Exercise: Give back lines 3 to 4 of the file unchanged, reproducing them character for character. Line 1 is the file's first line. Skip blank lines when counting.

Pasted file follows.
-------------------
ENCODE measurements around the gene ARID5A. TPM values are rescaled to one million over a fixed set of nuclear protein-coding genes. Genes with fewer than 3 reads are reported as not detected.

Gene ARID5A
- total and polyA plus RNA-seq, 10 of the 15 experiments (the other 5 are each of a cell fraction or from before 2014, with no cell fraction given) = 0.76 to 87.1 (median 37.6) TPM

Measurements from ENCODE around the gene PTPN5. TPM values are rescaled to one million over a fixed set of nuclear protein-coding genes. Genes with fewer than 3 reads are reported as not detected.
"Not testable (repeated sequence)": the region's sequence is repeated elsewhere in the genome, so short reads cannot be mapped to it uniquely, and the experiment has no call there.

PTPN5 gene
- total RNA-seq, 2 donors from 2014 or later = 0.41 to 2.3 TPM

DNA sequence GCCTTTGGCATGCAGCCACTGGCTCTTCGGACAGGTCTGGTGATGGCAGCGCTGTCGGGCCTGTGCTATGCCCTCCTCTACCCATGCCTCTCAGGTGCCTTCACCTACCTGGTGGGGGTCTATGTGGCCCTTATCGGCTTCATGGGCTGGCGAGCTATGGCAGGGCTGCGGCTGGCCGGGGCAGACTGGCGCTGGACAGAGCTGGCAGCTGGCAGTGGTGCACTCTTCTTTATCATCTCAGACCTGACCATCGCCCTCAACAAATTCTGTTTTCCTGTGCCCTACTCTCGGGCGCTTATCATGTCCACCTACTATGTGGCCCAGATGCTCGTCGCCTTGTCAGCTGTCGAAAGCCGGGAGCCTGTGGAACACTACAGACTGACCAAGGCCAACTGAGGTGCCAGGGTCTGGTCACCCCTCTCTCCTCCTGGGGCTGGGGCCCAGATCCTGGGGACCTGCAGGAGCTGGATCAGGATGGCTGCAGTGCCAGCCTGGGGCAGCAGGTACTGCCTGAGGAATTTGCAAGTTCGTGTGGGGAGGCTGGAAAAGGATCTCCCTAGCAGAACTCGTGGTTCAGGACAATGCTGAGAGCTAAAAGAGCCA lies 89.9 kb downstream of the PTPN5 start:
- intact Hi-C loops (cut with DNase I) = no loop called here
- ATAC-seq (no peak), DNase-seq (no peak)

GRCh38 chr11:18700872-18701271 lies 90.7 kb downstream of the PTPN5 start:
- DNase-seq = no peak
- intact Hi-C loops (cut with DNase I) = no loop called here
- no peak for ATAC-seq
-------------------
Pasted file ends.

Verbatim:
- total and polyA plus RNA-seq, 10 of the 15 experiments (the other 5 are each of a cell fraction or from before 2014, with no cell fraction given) = 0.76 to 87.1 (median 37.6) TPM

Measurements from ENCODE around the gene PTPN5. TPM values are rescaled to one million over a fixed set of nuclear protein-coding genes. Genes with fewer than 3 reads are reported as not detected.